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Nemours

Nemours
Providing pediatric care through
the Nemours/Alfred I. duPont Hospital for Children,
Nemours Children's Hospital, and
primary and specialty care practices
in Delaware, Pennsylvania, New Jersey, and Florida


Buckle Fractures

What Is a Buckle Fracture?

A buckle (or torus) fracture is a type of broken bone. One side of a bone bends, raising a little buckle, without breaking the other side of the bone.

Who Gets Buckle Fractures?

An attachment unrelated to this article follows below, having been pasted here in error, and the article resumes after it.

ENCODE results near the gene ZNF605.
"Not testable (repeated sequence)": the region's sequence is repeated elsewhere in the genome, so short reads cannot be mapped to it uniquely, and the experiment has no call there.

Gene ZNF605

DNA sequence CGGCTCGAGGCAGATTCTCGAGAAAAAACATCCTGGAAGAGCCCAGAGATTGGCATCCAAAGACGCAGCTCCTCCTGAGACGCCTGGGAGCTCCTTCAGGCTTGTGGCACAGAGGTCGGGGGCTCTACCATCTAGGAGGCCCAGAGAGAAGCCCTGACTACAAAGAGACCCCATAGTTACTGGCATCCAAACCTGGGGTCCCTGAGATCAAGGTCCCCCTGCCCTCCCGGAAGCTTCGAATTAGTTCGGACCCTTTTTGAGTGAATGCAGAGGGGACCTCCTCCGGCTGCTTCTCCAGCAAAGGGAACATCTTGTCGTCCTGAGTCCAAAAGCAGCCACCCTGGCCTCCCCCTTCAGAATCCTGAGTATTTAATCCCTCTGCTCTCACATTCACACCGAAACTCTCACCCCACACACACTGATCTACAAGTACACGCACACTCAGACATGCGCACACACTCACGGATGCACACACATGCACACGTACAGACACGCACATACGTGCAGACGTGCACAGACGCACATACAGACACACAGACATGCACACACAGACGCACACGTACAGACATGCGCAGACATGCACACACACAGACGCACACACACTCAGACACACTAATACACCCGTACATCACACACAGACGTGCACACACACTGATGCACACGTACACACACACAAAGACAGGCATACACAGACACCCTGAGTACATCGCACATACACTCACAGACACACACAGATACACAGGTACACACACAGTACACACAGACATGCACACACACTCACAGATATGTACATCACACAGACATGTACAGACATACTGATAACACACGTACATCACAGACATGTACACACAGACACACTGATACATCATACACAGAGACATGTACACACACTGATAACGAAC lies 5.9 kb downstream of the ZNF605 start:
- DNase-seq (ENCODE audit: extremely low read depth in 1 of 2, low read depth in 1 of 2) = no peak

This type of fracture usually happens in children under 10 years old. That's because their bones are softer and more flexible than adult bones. So the injury makes the bone bend and buckle, rather than break.

How Do Buckle Fractures Happen?

A buckle fracture usually happens when the bone is compressed (pressed together with force). This can happen, for example, when a child falls onto an outstretched hand.

How Are Buckle Fractures Treated?

Health care providers treat most buckle fractures with a splint.

Reviewed by: Richard W. Kruse, DO and Susan M. Dubowy, PA-C
Date reviewed: June 2018